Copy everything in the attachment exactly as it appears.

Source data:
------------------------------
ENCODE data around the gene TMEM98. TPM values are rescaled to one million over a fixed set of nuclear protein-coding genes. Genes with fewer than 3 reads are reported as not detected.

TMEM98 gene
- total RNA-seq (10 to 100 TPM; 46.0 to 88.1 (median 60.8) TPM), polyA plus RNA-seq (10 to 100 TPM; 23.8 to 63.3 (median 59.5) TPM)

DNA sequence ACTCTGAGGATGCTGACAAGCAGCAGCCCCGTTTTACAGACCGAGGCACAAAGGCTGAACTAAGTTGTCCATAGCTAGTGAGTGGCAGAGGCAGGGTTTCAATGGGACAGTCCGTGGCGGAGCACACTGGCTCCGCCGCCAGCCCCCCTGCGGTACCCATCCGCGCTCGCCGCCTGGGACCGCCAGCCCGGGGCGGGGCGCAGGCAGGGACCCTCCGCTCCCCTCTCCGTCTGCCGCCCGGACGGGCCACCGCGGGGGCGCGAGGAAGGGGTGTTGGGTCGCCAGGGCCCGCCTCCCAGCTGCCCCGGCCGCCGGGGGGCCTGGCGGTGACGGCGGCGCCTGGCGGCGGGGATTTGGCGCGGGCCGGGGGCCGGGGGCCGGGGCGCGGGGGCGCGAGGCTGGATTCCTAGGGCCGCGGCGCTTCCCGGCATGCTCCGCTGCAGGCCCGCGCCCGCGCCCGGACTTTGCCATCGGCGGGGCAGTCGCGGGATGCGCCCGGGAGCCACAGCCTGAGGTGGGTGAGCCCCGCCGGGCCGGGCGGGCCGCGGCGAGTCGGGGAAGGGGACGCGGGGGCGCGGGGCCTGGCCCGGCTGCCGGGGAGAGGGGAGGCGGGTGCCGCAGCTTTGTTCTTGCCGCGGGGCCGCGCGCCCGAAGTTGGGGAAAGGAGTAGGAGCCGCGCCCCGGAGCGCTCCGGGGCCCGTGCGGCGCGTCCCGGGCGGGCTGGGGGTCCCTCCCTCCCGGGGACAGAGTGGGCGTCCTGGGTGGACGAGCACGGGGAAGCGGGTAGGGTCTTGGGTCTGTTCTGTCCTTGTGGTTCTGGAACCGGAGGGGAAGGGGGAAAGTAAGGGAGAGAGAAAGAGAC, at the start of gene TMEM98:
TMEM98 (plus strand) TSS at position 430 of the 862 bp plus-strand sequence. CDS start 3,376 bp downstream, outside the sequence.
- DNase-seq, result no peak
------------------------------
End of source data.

ENCODE data around the gene TMEM98. TPM values are rescaled to one million over a fixed set of nuclear protein-coding genes. Genes with fewer than 3 reads are reported as not detected.

TMEM98 gene
- total RNA-seq (10 to 100 TPM; 46.0 to 88.1 (median 60.8) TPM), polyA plus RNA-seq (10 to 100 TPM; 23.8 to 63.3 (median 59.5) TPM)

DNA sequence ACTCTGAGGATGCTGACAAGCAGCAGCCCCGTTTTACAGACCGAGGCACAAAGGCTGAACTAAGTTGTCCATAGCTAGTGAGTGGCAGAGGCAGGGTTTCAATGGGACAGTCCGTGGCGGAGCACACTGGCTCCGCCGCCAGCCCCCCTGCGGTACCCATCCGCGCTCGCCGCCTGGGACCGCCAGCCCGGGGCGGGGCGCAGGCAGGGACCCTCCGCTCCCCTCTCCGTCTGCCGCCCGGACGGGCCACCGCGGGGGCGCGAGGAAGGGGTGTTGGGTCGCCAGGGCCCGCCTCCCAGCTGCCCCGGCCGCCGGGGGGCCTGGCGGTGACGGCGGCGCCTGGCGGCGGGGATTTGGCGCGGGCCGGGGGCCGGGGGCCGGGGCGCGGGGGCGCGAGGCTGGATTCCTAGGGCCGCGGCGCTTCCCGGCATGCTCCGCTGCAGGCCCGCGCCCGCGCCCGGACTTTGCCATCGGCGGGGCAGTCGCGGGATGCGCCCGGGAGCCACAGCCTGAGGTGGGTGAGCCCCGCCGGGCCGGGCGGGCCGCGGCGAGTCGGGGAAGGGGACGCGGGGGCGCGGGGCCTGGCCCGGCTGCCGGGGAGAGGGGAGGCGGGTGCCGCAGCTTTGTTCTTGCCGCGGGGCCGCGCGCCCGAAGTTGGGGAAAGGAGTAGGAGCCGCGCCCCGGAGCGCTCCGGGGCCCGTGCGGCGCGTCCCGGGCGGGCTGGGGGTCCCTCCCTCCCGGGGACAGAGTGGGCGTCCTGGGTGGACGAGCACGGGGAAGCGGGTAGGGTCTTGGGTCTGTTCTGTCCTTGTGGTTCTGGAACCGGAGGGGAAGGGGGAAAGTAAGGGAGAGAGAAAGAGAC, at the start of gene TMEM98:
TMEM98 (plus strand) TSS at position 430 of the 862 bp plus-strand sequence. CDS start 3,376 bp downstream, outside the sequence.
- DNase-seq, result no peak